Recently I got to have dinner with two people I deeply respect and admire in Education. These are passionate, accomplished professional writers, speakers and most importantly; they are passionate teachers. They hold rock star status for me and many in my field. I was delighted to be in their company, one evening after work. But suddenly, everything changed. I didn’t even begin to see it coming.
You see, I’m first educated in my family. No one went to college before me. I wasn’t college track in school. I didn’t know there was one. I didn’t understand why other kids went off to college. That wasn’t a reality for me or my family.
When I begged to go to college after high school, my father said I “should get some secretarial skills under my belt”. So I put myself through school while working first as a secretary, and later as sales representative during the day, student at night. I took classes at the local community college at night. I applied for and got jobs that usually required college degrees. I didn’t have one. I was a poser. I didn’t belong at the table.
During the course of my studies when someone suggested that I could be a teacher I cried. I couldn’t imagine it. But I made decisions based on hope. I changed majors from business to education and began to study education. I was older than most other students. I went to ten different schools, piecing together an undergraduate degree between community colleges and two universities. It took me ten years to finish, and another two to get a teaching credential. But you see, I didn’t look on this as tenacity, grit, or perseverance. Instead, I felt less than. I didn’t believe I belonged at the table.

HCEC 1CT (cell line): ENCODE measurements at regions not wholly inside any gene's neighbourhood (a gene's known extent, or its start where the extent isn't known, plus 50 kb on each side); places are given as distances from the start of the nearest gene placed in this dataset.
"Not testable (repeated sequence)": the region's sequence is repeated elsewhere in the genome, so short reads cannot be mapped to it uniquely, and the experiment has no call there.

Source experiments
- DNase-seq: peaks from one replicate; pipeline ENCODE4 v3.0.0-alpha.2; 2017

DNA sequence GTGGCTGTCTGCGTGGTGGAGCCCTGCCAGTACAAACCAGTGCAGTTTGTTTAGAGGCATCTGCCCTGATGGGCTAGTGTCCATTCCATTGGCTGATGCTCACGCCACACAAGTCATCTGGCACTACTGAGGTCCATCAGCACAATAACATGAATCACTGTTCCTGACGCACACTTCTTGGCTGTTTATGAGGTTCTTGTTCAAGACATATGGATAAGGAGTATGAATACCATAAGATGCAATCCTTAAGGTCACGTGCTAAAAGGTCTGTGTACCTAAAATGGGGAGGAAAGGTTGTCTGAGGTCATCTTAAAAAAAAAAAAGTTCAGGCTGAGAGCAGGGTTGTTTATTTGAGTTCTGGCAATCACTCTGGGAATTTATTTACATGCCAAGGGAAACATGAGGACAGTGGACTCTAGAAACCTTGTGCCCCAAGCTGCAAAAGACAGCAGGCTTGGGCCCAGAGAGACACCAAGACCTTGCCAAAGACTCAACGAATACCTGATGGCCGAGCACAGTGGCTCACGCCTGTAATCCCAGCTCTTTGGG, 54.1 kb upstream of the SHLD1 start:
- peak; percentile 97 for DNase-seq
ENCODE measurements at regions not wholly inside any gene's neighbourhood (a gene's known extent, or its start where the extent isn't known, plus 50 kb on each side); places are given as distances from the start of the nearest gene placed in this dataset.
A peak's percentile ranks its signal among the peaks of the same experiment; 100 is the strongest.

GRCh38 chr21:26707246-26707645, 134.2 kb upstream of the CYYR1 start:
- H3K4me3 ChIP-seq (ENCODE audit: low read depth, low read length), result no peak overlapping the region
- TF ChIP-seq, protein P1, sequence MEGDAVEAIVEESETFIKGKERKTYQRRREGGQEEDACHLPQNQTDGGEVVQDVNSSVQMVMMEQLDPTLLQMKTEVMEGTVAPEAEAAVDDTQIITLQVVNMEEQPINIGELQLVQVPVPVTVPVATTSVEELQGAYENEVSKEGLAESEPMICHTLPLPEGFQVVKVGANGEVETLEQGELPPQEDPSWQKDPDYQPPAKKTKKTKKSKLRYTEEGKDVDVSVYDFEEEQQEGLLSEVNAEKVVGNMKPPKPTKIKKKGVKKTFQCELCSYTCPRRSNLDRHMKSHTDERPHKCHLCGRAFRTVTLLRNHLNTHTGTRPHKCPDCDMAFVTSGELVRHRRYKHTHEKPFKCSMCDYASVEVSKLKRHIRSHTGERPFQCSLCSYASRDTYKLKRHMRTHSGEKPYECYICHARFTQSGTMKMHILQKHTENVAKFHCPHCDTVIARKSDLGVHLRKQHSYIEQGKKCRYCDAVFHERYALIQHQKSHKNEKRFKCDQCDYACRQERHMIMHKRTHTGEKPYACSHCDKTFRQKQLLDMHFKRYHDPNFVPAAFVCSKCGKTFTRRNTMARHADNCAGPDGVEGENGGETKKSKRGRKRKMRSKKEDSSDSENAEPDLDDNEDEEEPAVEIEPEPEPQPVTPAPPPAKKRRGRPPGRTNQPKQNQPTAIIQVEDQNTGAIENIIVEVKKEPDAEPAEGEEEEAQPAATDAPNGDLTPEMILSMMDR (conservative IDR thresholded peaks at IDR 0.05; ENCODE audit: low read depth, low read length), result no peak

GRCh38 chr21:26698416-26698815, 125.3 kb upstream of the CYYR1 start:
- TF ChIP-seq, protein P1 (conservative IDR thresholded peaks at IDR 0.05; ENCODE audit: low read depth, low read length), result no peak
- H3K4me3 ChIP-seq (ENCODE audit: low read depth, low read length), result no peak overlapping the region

That night at dinner, the topic turned to a workshop at Columbia University where educators come from near and far to learn and grow. Enjoying my wine and the sounds of colleagues all around, I said I’d always wanted to go.
And then – Ka-Boom!
Rock Star #1 said, “Why don’t you come and present with me?”
I’d always imagined attending… but presenting?
Really? I asked.
Yes. Would you do it? He replied.
I smiled and blinked out loud before saying “Yes!”
He said I could suggest a topic, “the more outrageous, the better. Saturdays are for people who LOVE the work. We can be bold.
Wow. My mind began rapid firing. The conversation moved along. I ran a possible topic I’d been playing with by Rock Star 1.
“See, this is me falling in love with you,” he beamed back at me as I spoke about nerd studies, writing and helping students read.
This IS Amazing.
But perhaps even more amazing is coming to know there is a place at the table for me. And if this is true, then there is also a place, my friend and colleague, for you.